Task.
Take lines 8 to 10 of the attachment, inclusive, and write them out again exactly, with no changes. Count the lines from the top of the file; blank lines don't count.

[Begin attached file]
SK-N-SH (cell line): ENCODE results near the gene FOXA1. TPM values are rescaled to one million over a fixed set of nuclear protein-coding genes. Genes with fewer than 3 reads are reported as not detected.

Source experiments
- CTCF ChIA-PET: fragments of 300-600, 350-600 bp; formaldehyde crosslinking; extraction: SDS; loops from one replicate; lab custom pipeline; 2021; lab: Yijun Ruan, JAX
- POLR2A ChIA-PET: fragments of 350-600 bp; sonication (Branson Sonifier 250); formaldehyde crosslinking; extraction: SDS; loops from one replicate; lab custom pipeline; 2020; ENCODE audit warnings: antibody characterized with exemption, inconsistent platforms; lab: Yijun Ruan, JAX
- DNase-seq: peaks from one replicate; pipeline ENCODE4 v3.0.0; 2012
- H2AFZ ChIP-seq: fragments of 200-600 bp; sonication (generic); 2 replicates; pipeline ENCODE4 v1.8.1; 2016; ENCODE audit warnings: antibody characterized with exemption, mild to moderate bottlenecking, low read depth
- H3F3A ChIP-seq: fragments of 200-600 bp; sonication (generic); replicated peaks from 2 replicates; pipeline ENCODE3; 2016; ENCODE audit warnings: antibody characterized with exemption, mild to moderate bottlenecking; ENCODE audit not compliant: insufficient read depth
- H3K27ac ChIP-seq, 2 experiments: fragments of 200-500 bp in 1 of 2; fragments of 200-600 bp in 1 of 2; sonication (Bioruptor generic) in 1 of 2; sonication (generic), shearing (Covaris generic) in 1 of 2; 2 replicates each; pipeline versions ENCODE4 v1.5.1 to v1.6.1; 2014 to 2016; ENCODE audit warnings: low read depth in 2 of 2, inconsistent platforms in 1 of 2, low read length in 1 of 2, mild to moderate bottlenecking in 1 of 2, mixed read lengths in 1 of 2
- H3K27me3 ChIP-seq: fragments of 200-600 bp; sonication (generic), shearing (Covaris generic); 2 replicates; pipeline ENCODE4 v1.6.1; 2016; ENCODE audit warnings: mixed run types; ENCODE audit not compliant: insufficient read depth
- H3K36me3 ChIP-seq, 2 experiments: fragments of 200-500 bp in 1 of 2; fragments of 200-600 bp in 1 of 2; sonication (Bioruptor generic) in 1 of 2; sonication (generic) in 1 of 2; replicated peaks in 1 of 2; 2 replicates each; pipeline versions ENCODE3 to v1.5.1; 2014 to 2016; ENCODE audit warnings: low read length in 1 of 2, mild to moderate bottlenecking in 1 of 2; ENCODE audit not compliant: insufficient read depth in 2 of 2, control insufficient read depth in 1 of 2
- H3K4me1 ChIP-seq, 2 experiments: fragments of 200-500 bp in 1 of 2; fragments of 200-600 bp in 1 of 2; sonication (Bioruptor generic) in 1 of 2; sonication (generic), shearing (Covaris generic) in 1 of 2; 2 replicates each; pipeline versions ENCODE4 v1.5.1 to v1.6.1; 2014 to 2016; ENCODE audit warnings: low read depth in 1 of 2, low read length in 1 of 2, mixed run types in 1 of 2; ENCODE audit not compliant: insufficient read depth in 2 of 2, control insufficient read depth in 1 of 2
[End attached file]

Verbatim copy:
- H3K27ac ChIP-seq, 2 experiments: fragments of 200-500 bp in 1 of 2; fragments of 200-600 bp in 1 of 2; sonication (Bioruptor generic) in 1 of 2; sonication (generic), shearing (Covaris generic) in 1 of 2; 2 replicates each; pipeline versions ENCODE4 v1.5.1 to v1.6.1; 2014 to 2016; ENCODE audit warnings: low read depth in 2 of 2, inconsistent platforms in 1 of 2, low read length in 1 of 2, mild to moderate bottlenecking in 1 of 2, mixed read lengths in 1 of 2
- H3K27me3 ChIP-seq: fragments of 200-600 bp; sonication (generic), shearing (Covaris generic); 2 replicates; pipeline ENCODE4 v1.6.1; 2016; ENCODE audit warnings: mixed run types; ENCODE audit not compliant: insufficient read depth
- H3K36me3 ChIP-seq, 2 experiments: fragments of 200-500 bp in 1 of 2; fragments of 200-600 bp in 1 of 2; sonication (Bioruptor generic) in 1 of 2; sonication (generic) in 1 of 2; replicated peaks in 1 of 2; 2 replicates each; pipeline versions ENCODE3 to v1.5.1; 2014 to 2016; ENCODE audit warnings: low read length in 1 of 2, mild to moderate bottlenecking in 1 of 2; ENCODE audit not compliant: insufficient read depth in 2 of 2, control insufficient read depth in 1 of 2